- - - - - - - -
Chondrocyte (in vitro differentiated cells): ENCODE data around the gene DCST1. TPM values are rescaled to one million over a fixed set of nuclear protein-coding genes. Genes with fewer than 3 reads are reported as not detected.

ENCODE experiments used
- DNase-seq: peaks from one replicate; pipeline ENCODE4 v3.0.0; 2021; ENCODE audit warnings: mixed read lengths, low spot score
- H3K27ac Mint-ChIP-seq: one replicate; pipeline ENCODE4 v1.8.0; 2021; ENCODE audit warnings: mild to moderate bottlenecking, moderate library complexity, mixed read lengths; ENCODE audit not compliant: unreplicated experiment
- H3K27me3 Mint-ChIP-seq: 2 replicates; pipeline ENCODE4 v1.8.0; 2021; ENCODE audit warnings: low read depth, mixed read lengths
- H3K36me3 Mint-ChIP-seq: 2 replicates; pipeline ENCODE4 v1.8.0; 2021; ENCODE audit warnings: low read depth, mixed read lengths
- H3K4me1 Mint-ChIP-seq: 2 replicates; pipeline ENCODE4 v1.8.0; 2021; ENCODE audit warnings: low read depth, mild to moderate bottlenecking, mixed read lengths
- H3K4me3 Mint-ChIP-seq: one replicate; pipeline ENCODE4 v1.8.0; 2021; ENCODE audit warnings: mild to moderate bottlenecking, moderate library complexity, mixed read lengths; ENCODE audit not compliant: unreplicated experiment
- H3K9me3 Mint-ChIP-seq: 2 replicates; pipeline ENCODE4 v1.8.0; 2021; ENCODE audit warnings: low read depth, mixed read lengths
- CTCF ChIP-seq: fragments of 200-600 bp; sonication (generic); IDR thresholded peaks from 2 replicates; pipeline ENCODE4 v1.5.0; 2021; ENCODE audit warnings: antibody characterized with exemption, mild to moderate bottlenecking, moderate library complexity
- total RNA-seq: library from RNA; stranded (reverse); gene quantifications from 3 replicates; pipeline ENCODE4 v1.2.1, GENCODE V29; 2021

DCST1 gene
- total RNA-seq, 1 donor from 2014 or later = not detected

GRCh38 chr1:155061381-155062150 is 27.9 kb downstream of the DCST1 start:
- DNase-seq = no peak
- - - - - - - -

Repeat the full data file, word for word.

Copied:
Chondrocyte (in vitro differentiated cells): ENCODE data around the gene DCST1. TPM values are rescaled to one million over a fixed set of nuclear protein-coding genes. Genes with fewer than 3 reads are reported as not detected.

ENCODE experiments used
- DNase-seq: peaks from one replicate; pipeline ENCODE4 v3.0.0; 2021; ENCODE audit warnings: mixed read lengths, low spot score
- H3K27ac Mint-ChIP-seq: one replicate; pipeline ENCODE4 v1.8.0; 2021; ENCODE audit warnings: mild to moderate bottlenecking, moderate library complexity, mixed read lengths; ENCODE audit not compliant: unreplicated experiment
- H3K27me3 Mint-ChIP-seq: 2 replicates; pipeline ENCODE4 v1.8.0; 2021; ENCODE audit warnings: low read depth, mixed read lengths
- H3K36me3 Mint-ChIP-seq: 2 replicates; pipeline ENCODE4 v1.8.0; 2021; ENCODE audit warnings: low read depth, mixed read lengths
- H3K4me1 Mint-ChIP-seq: 2 replicates; pipeline ENCODE4 v1.8.0; 2021; ENCODE audit warnings: low read depth, mild to moderate bottlenecking, mixed read lengths
- H3K4me3 Mint-ChIP-seq: one replicate; pipeline ENCODE4 v1.8.0; 2021; ENCODE audit warnings: mild to moderate bottlenecking, moderate library complexity, mixed read lengths; ENCODE audit not compliant: unreplicated experiment
- H3K9me3 Mint-ChIP-seq: 2 replicates; pipeline ENCODE4 v1.8.0; 2021; ENCODE audit warnings: low read depth, mixed read lengths
- CTCF ChIP-seq: fragments of 200-600 bp; sonication (generic); IDR thresholded peaks from 2 replicates; pipeline ENCODE4 v1.5.0; 2021; ENCODE audit warnings: antibody characterized with exemption, mild to moderate bottlenecking, moderate library complexity
- total RNA-seq: library from RNA; stranded (reverse); gene quantifications from 3 replicates; pipeline ENCODE4 v1.2.1, GENCODE V29; 2021

DCST1 gene
- total RNA-seq, 1 donor from 2014 or later = not detected

GRCh38 chr1:155061381-155062150 is 27.9 kb downstream of the DCST1 start:
- DNase-seq = no peak